Lots of Features Rolling Out with Visual Studio Team Services Sprint 99

Something as simple as a checkbox has users expressing their excitement with this update, but there are quite a few features that will be rolling out with the latest update that also shouldn't be ignored.

The Visual Studio Team Services Sprint 99 is being rolled out this week, with a sizable list of features, some of which are a long time coming (namely, a checkbox), and some newer user-requested ones.

In a blog post, Microsoft's Brian Harry highlights one feature in particular, a checkbox for work items, that has been on the list of user-requested features for quite a few years. "It was originally created in 2011," he writes, noting that since its creation, its features haven't been full developed. "We've added the control but there's still some work to do.  We've update the web UI to support it but the rich clients (like Team Explorer in Visual Studio) don't yet support it."

The addition of the checkbox to work items generated lots of excitement from commenters to Harry's post, and when it was posted on UserVoice in 2011, that feature alone had 650 votes. The checkbox is a replacement for developers creating a string field with a yes/no option as a workaround. The checkbox can also be customized as needed.

Another blog post, from Microsoft's Aaron Bjork, outlines the more significant items that have been completed in this sprint: e-mail improvements, work item management, and a number of dashboard improvements, to name a few.

Bjork writes that there has been some significant redesign of e-mails originating from Team Services. "Emails now include a consistent header, a clear call to action, and improved formatting to make sure the information in the mail is easier to consume and understand," he notes. E-mails are also rendered correctly for reading on mobile devices.

Also improved are some of the Dashboard features. Bjork writes that the Query Tile widget can now be color customized, and it now allows for 10 conditional rules. The widget catalog has also been redesigned to match the look and feel of the widget configuration panels. He also notes that Pull Request widgets can be resized.

You can read details on the rest of the major features here.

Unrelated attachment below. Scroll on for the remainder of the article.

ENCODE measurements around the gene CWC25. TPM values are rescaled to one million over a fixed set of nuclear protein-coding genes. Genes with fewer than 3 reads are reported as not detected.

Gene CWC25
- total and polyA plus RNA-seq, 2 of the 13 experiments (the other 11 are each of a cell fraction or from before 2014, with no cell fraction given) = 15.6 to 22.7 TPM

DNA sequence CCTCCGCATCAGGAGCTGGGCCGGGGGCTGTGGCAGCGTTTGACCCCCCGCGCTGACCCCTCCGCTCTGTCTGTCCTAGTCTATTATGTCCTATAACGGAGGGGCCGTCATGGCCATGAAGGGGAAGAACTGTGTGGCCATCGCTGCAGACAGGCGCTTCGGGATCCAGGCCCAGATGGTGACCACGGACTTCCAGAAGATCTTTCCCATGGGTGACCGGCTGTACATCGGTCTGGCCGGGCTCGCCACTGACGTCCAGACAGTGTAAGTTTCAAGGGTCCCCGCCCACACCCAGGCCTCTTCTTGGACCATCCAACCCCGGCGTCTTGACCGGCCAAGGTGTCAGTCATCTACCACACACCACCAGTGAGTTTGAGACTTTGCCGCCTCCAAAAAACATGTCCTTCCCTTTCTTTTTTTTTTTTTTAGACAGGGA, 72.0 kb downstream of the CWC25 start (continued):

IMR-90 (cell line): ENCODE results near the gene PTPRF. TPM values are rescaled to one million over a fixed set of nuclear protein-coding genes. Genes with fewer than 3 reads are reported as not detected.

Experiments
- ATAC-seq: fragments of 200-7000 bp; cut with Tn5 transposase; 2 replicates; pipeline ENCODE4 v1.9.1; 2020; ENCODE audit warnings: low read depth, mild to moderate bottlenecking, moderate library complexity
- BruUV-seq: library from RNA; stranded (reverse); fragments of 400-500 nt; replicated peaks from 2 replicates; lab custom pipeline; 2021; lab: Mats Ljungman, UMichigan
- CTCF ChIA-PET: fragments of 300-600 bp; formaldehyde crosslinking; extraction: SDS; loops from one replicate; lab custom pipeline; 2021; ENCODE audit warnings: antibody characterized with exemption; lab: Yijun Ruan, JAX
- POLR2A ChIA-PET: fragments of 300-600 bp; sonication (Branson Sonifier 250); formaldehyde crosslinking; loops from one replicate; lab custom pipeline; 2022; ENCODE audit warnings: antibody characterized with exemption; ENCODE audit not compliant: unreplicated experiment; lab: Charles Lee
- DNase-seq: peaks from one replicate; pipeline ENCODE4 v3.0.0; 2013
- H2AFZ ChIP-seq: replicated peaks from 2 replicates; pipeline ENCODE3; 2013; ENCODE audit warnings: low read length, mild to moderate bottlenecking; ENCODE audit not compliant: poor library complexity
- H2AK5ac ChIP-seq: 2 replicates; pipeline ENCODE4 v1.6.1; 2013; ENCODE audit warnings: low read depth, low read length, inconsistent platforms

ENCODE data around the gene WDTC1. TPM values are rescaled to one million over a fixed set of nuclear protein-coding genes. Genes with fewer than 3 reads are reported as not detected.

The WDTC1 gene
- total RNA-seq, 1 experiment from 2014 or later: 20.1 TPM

Back to Harry's post, which is worth reading for the insights and transparency that his group has been providing to developers as to the inner workings of each VSTS sprint. In his post, he charts the number of items per month that his group has worked on. "When we first started our "cloud cadence" journey with our cloud solution, we delivered 1- 3 items per sprint," writes Harry. "Each year afterwards, the number got larger and larger." According to his charting, the team is working on an average of 18 items per month.

About the Author

You Tell 'Em, Readers: If you've read this far, know that Michael Domingo, Visual Studio Magazine Editor in Chief, is here to serve you, dear readers, and wants to get you the information you so richly deserve. What news, content, topics, issues do you want to see covered in Visual Studio Magazine? He's listening at [email protected].

comments powered by Disqus


  • GitHub Copilot for Azure Gets Preview Glitches

    This reporter, recently accepted to preview GitHub Copilot for Azure, has thus far found the tool to be, well, glitchy.

  • New .NET 9 Templates for Blazor Hybrid, .NET MAUI

    Microsoft's fifth preview of .NET 9 nods at AI development while also introducing new templates for some of the more popular project types, including Blazor Hybrid and .NET MAUI.

  • What's Next for ASP.NET Core and Blazor

    Since its inception as an intriguing experiment in leveraging WebAssembly to enable dynamic web development with C#, Blazor has evolved into a mature, fully featured framework. Integral to the ASP.NET Core ecosystem, Blazor offers developers a unique combination of server-side rendering and rich client-side interactivity.

  • Nearest Centroid Classification for Numeric Data Using C#

    Here's a complete end-to-end demo of what Dr. James McCaffrey of Microsoft Research says is arguably the simplest possible classification technique.

  • .NET MAUI in VS Code Goes GA

    Visual Studio Code's .NET MAUI workload, which evolves the former Xamarin.Forms mobile-centric framework by adding support for creating desktop applications, has reached general availability.

Subscribe on YouTube